Install Flood Vents


Make Resilient Upgrades | Strengthen Your Home • Floods | Hurricanes

Why do they matter?

You may have heard the term hydrostatic vent, or more commonly, flood vent. These vents allow flood water to pass through walls and equalize the standing water pressure known as hydrostatic pressure on each side of a wall. If the vents are not present to allow the water to pass through and the pressure to equalize, the wall could be knocked over from the weight and force of the water only on one side.

What do I need to know?

  • These vents or openings allow the entry and exit of floodwaters.
  • The term vent can be slightly confusing as it does not have to be an actual mechanism and can just be an open hole in the wall. Mechanical style vents are sometimes used to make the opening more aesthetically pleasing as well as provide a means of automatic opening and closing to prevent insect entry. Some vents are insulated to prevent cold air from entering the vented areas.
  • The openings must be installed BELOW the expected flood level to be effective.
  • The goal is to allow water to enter and exit the structure at roughly the same rate to maintain equal exterior and interior hydrostatic pressures on the wall.

Some basics on hydrostatic vents

  • Hydrostatic vents allow the flood waters to pass through the walls without causing hydrostatic pressure on the walls.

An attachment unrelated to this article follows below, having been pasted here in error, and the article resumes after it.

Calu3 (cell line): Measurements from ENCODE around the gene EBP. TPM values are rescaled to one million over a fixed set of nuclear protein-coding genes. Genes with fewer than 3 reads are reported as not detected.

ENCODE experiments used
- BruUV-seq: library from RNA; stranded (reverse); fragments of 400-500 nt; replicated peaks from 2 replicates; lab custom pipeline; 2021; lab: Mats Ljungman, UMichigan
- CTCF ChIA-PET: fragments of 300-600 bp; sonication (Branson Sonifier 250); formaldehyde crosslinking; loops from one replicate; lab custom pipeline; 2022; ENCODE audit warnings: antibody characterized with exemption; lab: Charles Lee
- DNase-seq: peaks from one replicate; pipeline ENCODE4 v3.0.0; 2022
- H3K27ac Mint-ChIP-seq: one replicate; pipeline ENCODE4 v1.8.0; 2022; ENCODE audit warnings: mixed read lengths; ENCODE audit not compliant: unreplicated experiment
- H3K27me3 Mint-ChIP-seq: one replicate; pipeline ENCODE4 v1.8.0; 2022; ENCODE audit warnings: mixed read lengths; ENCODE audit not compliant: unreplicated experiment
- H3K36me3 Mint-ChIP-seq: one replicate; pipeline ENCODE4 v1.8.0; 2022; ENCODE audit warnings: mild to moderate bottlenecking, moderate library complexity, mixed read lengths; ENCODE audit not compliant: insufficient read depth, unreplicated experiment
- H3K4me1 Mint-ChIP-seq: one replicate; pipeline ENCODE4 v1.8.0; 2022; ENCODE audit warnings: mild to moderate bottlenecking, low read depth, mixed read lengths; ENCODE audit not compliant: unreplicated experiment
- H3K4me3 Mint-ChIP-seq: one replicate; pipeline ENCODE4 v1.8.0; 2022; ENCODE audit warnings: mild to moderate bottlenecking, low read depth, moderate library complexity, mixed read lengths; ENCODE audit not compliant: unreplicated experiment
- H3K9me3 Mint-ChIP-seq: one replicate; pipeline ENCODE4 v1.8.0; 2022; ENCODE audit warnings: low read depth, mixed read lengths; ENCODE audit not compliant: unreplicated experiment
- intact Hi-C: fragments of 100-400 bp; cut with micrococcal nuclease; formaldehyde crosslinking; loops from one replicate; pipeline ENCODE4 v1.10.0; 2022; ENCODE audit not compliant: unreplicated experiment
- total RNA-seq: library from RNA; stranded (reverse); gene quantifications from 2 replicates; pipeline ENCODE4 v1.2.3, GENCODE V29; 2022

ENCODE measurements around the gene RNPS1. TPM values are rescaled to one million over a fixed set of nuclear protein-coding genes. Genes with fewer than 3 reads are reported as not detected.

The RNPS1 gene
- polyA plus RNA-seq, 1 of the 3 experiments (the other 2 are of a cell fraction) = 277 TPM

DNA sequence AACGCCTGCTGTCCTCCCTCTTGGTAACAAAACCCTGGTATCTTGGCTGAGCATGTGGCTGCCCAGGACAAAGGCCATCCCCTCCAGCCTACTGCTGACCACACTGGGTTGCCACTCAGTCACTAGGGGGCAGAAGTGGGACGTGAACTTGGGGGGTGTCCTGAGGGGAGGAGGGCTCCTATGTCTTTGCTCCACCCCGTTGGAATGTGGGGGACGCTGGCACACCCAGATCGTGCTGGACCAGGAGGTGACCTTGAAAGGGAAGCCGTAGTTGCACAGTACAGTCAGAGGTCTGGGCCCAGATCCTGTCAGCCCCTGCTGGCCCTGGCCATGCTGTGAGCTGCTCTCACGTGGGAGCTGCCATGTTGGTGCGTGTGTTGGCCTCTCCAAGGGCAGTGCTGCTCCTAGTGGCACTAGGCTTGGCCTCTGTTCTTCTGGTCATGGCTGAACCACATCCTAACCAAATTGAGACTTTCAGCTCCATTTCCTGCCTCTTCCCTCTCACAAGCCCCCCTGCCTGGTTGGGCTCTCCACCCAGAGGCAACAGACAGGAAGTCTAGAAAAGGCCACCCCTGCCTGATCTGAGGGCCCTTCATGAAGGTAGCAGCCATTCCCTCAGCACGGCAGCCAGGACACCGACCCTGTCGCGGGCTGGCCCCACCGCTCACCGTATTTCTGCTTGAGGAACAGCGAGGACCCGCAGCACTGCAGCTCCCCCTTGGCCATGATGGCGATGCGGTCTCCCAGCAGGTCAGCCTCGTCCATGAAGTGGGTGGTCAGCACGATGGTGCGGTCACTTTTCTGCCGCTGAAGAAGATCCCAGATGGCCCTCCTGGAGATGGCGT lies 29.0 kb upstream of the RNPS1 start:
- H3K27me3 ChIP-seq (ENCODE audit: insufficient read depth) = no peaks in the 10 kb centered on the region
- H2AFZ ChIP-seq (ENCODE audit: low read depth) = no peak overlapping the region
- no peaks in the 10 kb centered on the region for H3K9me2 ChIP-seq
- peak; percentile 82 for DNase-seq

• Vents are calculated by having one square inch of vent space per one square inch of floor area.
  • Vents can only be used in the parts of your home that you don’t live in, such as the garage, storage areas, or crawlspace.
  • The vents must have the bottom of the vent installed within one foot of the adjacent grade, and they must be installed in at least two different walls.
  • The vents work automatically and therefore cannot have any covers over them unless the covers work without manual assistance.
  • Verification of the hydrostatic vents is done by a professional surveyor and reported on the Elevation Certificate (EC). The EC provides information such as the number and location of the vents and the total number of vented space in square inches, installed on the home.
  • The installation of hydrostatic vents may provide some flood insurance savings.

Where Do I Start?

  • Contact your local floodplain manager to determine if there are any special considerations in the local floodplain ordinance where you live for the use of hydrostatic vents.
  • A licensed contractor can install flood vents in your home following the prescribed calculations; however, you will need a licensed surveyor to provide you with an Elevation Certificate (EC) that documents the number of vents and square area covered. Your local floodplain manager can provide more information regarding the EC.

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